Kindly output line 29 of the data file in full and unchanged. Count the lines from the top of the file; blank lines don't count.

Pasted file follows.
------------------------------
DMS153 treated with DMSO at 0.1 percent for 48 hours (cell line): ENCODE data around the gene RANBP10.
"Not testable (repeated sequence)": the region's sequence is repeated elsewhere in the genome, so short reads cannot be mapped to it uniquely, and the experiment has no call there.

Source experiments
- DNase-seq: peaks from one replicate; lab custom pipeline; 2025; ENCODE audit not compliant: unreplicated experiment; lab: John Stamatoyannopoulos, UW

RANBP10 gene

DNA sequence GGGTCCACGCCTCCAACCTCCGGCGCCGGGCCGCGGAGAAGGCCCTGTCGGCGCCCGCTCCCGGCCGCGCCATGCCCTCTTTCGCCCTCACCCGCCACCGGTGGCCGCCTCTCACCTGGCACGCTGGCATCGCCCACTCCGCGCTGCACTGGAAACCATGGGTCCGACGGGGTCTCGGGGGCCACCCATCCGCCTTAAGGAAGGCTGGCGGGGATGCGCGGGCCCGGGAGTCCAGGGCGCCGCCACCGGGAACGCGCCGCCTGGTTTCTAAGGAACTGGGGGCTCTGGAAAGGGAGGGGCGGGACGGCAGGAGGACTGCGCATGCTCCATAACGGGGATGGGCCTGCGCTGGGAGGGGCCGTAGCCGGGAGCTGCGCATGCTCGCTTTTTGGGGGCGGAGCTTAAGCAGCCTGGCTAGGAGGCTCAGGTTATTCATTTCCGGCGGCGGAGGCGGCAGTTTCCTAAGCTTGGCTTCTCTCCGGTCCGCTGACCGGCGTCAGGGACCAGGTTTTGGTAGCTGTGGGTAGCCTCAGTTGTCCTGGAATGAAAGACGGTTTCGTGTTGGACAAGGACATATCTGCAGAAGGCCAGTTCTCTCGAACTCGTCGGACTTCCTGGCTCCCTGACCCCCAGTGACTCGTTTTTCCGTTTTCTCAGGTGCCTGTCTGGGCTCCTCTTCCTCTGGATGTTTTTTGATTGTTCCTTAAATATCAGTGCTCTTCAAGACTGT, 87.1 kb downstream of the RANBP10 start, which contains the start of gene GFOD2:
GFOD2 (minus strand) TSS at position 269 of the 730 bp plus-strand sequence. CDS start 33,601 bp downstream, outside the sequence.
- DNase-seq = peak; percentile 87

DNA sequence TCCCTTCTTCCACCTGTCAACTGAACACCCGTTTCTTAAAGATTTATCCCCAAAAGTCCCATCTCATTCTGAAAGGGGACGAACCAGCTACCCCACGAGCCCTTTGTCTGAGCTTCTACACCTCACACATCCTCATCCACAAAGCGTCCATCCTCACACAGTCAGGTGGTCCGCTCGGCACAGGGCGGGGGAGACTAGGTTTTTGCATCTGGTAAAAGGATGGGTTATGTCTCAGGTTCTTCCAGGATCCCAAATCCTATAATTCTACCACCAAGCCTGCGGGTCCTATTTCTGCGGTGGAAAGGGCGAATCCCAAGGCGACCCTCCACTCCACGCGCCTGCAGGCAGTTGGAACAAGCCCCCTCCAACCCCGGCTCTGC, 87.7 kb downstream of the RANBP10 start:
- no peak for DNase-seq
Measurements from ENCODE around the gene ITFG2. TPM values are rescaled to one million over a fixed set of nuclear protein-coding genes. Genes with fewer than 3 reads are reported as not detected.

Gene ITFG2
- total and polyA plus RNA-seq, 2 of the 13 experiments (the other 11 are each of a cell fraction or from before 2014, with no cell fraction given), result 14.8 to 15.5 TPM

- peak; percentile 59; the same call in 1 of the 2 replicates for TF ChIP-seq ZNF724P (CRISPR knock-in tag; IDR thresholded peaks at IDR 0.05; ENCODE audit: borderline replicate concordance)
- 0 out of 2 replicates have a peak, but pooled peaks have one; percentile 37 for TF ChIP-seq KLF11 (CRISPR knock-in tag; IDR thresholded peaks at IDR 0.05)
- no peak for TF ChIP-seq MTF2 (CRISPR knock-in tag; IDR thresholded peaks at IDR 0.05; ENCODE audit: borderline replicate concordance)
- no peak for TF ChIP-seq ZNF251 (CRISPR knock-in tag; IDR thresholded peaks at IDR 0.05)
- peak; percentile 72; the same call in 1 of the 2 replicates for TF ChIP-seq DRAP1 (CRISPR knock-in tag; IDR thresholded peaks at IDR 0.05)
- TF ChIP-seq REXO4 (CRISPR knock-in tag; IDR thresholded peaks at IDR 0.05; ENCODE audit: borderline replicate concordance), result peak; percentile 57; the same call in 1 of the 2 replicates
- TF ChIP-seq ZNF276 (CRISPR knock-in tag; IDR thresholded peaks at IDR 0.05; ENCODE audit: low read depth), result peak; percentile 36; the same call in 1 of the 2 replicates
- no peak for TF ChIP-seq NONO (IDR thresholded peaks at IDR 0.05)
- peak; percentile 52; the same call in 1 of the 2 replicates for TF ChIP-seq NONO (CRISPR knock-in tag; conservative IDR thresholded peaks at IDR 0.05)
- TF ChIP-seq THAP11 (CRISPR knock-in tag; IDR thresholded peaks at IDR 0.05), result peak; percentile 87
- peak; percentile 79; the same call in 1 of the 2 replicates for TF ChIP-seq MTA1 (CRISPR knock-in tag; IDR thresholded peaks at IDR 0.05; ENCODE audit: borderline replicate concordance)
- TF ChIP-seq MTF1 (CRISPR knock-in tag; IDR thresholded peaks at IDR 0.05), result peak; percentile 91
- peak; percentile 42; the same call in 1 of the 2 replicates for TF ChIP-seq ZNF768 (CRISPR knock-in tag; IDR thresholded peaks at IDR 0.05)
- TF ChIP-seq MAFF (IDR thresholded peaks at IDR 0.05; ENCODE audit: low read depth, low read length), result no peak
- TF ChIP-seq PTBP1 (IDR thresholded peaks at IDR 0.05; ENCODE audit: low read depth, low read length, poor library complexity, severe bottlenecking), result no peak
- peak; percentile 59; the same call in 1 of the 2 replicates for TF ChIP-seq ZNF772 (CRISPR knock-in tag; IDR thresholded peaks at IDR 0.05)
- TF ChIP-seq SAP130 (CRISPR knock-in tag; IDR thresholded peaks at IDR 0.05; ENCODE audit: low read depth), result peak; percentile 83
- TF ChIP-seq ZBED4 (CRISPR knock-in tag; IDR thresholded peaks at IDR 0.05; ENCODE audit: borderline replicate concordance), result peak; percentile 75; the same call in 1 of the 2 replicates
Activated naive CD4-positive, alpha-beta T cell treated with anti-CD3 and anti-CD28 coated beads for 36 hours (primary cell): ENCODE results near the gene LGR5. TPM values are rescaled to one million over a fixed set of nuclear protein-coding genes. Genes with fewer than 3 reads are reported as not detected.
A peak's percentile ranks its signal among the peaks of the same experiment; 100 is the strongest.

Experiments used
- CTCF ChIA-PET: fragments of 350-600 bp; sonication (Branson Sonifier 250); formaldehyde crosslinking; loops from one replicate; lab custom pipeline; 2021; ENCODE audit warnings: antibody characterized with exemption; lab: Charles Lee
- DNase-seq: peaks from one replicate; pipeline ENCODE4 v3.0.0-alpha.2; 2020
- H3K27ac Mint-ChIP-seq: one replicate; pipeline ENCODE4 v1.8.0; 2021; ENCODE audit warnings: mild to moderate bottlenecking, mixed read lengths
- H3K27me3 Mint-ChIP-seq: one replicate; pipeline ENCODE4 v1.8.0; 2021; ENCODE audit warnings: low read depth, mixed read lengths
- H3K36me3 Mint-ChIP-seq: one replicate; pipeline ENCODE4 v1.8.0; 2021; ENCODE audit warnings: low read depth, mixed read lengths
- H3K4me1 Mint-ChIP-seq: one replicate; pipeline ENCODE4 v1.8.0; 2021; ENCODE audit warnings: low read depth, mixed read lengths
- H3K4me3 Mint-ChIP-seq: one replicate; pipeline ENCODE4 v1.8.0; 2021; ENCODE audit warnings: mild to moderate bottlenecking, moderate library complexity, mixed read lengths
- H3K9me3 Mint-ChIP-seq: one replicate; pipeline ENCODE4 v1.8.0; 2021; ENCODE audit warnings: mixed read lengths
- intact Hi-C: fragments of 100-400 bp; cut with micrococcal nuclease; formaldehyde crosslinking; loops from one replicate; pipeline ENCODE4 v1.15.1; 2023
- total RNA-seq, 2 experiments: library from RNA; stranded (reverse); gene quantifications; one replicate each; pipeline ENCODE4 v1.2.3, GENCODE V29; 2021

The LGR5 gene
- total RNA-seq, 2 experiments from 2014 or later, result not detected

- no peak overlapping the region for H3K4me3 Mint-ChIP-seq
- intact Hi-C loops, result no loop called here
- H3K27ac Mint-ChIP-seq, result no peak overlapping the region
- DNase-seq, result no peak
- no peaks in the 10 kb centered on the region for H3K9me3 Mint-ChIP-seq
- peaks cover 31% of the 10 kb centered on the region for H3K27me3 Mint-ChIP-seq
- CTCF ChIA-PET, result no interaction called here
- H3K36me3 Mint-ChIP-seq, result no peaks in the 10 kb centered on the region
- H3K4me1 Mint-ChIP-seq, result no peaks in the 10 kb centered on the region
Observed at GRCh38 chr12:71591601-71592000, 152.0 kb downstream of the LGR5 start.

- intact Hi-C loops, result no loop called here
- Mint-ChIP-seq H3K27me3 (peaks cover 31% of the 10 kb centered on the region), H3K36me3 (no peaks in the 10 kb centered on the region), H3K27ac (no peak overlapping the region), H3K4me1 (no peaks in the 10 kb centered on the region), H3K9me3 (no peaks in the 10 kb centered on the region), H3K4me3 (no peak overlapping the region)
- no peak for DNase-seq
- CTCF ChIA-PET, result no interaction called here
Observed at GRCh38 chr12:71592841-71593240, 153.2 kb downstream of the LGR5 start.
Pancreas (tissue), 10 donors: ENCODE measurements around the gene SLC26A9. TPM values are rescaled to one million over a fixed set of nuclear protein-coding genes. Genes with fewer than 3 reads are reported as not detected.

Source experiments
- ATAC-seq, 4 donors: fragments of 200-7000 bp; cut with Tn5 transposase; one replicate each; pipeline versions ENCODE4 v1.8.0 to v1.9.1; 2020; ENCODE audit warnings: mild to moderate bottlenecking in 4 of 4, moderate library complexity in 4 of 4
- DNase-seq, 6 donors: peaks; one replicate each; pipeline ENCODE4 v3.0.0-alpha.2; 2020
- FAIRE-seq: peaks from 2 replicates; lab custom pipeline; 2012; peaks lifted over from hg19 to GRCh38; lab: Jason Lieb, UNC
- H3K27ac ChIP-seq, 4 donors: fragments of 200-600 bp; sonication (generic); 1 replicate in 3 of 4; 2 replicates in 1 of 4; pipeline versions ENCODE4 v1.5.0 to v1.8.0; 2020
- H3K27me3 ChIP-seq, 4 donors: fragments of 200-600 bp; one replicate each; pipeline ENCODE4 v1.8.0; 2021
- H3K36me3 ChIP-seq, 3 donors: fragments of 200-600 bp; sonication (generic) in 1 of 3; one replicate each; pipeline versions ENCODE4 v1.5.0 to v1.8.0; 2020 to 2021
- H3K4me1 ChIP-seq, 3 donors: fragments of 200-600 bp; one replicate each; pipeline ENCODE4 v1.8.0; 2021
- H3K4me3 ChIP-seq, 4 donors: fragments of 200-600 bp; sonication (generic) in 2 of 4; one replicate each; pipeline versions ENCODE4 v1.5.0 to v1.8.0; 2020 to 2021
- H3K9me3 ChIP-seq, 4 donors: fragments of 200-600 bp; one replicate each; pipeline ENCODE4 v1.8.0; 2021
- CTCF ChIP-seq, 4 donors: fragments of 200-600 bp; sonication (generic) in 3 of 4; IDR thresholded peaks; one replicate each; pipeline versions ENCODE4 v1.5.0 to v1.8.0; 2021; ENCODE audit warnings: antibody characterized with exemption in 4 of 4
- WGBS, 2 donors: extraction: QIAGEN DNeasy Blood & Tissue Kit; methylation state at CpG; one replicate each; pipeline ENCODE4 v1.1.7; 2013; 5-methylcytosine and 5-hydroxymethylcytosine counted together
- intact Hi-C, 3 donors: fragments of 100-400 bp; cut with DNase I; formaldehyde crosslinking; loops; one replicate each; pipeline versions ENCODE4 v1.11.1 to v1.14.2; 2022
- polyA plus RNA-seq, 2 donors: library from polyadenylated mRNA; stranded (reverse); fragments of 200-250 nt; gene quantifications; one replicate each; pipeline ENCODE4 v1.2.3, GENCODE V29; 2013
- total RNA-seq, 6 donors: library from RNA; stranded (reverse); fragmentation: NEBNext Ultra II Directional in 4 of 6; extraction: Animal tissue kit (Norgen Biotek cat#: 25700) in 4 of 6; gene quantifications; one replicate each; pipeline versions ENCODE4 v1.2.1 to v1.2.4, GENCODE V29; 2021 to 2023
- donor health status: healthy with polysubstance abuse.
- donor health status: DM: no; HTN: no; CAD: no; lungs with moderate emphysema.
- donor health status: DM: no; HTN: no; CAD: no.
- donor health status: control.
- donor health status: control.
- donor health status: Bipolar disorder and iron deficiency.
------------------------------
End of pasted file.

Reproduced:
- peak; percentile 59; the same call in 1 of the 2 replicates for TF ChIP-seq ZNF772 (CRISPR knock-in tag; IDR thresholded peaks at IDR 0.05)